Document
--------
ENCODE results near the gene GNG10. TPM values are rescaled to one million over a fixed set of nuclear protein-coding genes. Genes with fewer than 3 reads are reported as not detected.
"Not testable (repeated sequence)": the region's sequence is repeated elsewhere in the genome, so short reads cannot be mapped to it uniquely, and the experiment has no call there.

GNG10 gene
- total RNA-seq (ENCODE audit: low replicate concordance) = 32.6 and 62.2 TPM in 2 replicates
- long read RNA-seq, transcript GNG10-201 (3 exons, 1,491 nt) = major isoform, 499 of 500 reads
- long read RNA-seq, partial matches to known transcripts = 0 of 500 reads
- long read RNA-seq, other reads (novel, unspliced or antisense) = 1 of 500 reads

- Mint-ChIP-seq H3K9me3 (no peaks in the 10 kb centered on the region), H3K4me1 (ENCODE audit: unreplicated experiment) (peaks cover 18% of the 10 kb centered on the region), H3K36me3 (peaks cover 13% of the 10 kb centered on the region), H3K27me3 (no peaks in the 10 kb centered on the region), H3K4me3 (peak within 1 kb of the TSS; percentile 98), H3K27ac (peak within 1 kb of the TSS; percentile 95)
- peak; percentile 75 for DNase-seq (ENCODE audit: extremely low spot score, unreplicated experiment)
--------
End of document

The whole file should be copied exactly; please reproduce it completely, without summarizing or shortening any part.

ENCODE results near the gene GNG10. TPM values are rescaled to one million over a fixed set of nuclear protein-coding genes. Genes with fewer than 3 reads are reported as not detected.
"Not testable (repeated sequence)": the region's sequence is repeated elsewhere in the genome, so short reads cannot be mapped to it uniquely, and the experiment has no call there.

GNG10 gene
- total RNA-seq (ENCODE audit: low replicate concordance) = 32.6 and 62.2 TPM in 2 replicates
- long read RNA-seq, transcript GNG10-201 (3 exons, 1,491 nt) = major isoform, 499 of 500 reads
- long read RNA-seq, partial matches to known transcripts = 0 of 500 reads
- long read RNA-seq, other reads (novel, unspliced or antisense) = 1 of 500 reads

- Mint-ChIP-seq H3K9me3 (no peaks in the 10 kb centered on the region), H3K4me1 (ENCODE audit: unreplicated experiment) (peaks cover 18% of the 10 kb centered on the region), H3K36me3 (peaks cover 13% of the 10 kb centered on the region), H3K27me3 (no peaks in the 10 kb centered on the region), H3K4me3 (peak within 1 kb of the TSS; percentile 98), H3K27ac (peak within 1 kb of the TSS; percentile 95)
- peak; percentile 75 for DNase-seq (ENCODE audit: extremely low spot score, unreplicated experiment)